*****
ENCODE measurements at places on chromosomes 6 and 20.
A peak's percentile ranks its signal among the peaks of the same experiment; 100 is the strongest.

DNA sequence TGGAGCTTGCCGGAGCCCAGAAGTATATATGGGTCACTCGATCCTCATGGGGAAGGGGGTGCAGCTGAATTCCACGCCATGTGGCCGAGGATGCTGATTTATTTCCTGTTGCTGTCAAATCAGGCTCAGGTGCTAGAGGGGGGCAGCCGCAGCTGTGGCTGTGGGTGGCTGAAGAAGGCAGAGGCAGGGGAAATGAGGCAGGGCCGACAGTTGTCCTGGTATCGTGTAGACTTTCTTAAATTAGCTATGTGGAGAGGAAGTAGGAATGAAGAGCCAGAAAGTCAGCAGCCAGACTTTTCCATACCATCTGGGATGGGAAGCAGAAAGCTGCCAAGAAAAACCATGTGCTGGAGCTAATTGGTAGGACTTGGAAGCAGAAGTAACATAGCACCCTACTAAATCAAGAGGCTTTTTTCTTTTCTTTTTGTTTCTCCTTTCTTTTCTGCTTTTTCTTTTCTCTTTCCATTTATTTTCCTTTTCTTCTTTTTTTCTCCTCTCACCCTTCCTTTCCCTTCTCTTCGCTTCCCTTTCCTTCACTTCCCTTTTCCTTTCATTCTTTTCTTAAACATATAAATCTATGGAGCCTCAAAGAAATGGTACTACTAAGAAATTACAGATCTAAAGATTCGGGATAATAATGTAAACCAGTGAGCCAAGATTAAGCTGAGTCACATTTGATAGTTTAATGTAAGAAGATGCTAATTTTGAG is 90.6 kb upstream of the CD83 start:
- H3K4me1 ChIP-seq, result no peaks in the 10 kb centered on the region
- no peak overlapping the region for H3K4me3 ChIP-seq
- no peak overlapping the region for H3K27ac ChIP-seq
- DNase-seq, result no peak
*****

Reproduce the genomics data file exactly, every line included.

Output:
ENCODE measurements at places on chromosomes 6 and 20.
A peak's percentile ranks its signal among the peaks of the same experiment; 100 is the strongest.

DNA sequence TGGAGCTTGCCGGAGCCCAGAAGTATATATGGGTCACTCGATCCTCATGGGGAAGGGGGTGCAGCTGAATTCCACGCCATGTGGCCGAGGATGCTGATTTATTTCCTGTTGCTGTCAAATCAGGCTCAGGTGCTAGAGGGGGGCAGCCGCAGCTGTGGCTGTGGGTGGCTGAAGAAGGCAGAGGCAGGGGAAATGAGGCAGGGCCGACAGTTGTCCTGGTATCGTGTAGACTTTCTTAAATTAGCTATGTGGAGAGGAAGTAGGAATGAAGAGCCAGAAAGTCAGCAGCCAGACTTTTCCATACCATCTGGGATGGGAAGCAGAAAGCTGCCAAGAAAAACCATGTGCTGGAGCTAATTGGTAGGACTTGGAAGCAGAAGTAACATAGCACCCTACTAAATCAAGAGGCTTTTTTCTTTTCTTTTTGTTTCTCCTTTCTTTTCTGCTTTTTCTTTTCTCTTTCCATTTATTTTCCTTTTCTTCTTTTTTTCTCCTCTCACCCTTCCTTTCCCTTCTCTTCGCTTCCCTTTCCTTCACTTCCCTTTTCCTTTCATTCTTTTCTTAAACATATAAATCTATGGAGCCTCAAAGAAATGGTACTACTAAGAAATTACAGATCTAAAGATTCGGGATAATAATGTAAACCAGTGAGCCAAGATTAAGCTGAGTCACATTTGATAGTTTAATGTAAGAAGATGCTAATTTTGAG is 90.6 kb upstream of the CD83 start:
- H3K4me1 ChIP-seq, result no peaks in the 10 kb centered on the region
- no peak overlapping the region for H3K4me3 ChIP-seq
- no peak overlapping the region for H3K27ac ChIP-seq
- DNase-seq, result no peak